Du said further measures would be taken in neighbouring Tianjin, Hebei, Inner Mongolia, Shanxi and Shandong.
Details of traffic restrictions aimed at taking half the city’s cars off the roads during the Games from Aug 8 to 24, would be released later.
China also announced on Monday a seven-month security operation starting this month, largely focusing on Beijing.
The public security ministry have identified several areas where security would be stepped up, including hotels, entertainment outlets, key government offices and major gas and oil pipelines.
Construction work involving excavation and the pouring of concrete will be suspended for the two months.
Heavy polluters targeted
Cement manufacturers, concrete mixing plants and limestone production facilities in southeastern Beijing are all supposed to stop work.
And 19 heavy polluters, including steel factories and coal-burning power plants must reduce their emissions by 30 per cent.
|Construction work involving excavation and
pouring of concrete will be halted [AFP]
But Du declined to give details about how much the measures were expected to reduce current pollution levels, saying accurate calculations would only be available after the Olympics.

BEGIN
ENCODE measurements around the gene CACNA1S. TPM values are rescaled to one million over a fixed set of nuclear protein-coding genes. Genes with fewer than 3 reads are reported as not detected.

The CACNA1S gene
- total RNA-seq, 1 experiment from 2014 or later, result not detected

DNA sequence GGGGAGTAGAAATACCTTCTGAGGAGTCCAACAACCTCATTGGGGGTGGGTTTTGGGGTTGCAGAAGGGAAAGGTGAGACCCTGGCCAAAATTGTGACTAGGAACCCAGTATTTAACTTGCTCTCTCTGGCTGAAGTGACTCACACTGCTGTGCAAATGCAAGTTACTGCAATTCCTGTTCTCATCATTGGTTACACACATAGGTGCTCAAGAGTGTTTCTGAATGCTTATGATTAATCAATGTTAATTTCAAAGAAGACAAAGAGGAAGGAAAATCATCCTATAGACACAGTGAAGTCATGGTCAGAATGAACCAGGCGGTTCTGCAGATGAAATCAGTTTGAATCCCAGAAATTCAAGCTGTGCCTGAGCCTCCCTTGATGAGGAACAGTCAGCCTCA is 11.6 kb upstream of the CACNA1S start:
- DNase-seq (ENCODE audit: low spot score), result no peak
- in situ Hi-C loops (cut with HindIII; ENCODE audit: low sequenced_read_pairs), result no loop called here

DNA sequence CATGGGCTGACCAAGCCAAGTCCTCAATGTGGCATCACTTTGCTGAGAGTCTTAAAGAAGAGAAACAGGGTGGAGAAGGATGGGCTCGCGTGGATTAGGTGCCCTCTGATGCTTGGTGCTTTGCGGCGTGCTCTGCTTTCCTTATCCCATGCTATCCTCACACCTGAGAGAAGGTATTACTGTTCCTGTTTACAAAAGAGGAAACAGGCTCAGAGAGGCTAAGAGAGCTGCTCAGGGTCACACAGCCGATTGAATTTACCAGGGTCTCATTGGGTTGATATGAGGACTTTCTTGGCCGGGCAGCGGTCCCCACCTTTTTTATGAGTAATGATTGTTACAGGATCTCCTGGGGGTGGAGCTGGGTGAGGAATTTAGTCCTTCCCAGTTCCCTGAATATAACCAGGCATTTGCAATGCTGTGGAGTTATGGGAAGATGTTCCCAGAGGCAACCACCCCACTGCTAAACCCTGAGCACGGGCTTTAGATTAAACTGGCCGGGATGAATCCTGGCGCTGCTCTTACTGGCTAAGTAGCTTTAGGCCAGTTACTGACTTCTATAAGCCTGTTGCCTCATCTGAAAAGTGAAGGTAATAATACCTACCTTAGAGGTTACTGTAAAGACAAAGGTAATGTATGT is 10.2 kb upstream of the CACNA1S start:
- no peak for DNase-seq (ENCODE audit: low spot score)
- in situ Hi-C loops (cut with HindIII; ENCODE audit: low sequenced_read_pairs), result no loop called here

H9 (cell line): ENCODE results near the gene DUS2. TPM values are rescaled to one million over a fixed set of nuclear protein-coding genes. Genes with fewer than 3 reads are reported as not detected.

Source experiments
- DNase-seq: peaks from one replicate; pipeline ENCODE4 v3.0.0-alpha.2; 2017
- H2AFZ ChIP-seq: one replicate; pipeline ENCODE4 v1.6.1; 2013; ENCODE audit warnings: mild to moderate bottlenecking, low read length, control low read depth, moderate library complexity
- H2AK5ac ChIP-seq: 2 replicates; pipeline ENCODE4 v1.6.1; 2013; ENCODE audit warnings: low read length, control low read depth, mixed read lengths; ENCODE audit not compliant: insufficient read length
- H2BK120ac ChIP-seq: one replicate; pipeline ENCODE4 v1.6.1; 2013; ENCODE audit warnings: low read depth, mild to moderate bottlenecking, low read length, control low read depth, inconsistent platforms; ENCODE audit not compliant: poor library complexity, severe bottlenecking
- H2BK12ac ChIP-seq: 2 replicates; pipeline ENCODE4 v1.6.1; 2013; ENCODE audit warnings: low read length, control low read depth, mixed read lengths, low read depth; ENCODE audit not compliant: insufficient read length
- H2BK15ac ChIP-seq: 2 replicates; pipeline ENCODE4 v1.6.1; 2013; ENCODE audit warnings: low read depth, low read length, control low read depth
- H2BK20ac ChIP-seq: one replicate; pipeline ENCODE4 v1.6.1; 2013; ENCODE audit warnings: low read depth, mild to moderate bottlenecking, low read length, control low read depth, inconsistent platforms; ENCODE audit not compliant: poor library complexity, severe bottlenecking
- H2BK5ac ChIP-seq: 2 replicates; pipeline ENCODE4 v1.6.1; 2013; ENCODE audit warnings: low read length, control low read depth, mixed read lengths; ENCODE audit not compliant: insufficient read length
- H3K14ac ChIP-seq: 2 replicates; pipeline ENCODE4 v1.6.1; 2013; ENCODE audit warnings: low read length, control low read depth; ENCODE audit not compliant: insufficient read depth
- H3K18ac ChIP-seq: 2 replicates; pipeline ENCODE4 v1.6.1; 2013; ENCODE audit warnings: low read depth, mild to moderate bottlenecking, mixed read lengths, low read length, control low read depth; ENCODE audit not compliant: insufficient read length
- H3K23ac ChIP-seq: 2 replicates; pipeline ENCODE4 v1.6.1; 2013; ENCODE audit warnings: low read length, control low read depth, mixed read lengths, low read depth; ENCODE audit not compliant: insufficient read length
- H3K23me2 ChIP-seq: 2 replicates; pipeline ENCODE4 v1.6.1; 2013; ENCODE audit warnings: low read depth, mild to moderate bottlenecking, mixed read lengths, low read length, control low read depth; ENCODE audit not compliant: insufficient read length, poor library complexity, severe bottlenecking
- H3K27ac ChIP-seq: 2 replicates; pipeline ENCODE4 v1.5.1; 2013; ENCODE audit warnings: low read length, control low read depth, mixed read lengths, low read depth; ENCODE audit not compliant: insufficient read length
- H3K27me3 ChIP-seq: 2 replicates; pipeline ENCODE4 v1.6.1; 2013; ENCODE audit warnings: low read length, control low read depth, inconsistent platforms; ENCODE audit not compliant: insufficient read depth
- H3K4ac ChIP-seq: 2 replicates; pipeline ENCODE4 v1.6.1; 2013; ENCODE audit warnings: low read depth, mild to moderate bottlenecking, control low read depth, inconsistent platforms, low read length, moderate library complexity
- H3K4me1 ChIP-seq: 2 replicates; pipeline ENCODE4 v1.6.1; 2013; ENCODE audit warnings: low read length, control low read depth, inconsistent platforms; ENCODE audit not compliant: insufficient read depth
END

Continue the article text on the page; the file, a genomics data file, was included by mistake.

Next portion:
The head of the International Olympic Committee, Jacques Rogge, has said that pollution in Beijing will not endanger the health of athletes, although their performance might suffer.
“It might be that some will have to have a slightly reduced performance, but nothing will harm the health of the athletes. The IOC will take care of that,” Rogge said this month.
But assurances by him and officials in Beijing have not stopped Haile Gebrselassie, the marathon world-record holder, from announcing he would skip the Games because of concerns over Beijing‘s air quality.
Other athletes in endurance events are said to be considering wearing masks during their races.
Du was vague about the economic cost of the anti-pollution measures and whether affected industries and workers would be compensated.
A statement from the Games organisers acknowledged that the measures would raise production costs in the short term, but argued that they would make the affected companies more competitive in the long run.
“For this reason, the Beijing municipal government is focused on the ‘big picture’, and all governmental bodies are working hard to shoulder the responsibilities of economic and social development as well as environmental protection,” the statement said.
Du said the long-term work for reducing emissions was to the benefit of the companies and any compensation would be decided when they discuss their annual plans with local government.
“In the short-term it will cost them, in the longer term it will accelerate the upgrade of their technology,” he said.
Companies that shut down or restrict production for the two months would be exempt from pollution emission charges, Du added.
Beijing has denied charges that the city’s pollution monitoring formula has been changed to allow the Olympic host to meet environmental standards.